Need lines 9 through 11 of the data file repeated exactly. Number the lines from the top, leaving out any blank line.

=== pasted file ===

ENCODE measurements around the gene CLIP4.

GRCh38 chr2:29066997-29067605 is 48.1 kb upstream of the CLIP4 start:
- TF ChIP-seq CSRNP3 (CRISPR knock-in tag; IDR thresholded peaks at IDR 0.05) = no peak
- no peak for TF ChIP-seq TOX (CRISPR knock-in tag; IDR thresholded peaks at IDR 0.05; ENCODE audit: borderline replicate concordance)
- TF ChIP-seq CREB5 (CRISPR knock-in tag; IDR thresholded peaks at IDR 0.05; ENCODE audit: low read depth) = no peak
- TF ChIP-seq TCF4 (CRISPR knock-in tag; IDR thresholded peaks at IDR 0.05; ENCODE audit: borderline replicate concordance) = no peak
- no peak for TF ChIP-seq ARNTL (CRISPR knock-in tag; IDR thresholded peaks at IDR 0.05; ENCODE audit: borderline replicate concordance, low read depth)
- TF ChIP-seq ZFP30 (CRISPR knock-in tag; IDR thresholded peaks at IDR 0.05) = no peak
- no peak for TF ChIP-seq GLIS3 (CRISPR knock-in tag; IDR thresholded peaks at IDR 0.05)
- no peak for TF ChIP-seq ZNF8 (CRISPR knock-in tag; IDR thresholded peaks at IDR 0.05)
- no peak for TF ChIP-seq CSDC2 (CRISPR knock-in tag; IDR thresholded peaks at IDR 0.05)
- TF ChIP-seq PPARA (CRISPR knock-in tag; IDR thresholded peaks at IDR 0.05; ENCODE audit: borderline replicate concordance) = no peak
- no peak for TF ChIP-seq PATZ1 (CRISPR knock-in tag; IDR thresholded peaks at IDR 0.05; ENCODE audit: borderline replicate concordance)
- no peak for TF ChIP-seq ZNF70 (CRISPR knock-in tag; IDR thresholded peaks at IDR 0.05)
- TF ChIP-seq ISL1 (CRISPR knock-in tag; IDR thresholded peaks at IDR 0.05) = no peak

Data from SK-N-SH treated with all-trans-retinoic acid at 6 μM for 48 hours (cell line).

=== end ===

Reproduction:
- no peak for TF ChIP-seq GLIS3 (CRISPR knock-in tag; IDR thresholded peaks at IDR 0.05)
- no peak for TF ChIP-seq ZNF8 (CRISPR knock-in tag; IDR thresholded peaks at IDR 0.05)
- no peak for TF ChIP-seq CSDC2 (CRISPR knock-in tag; IDR thresholded peaks at IDR 0.05)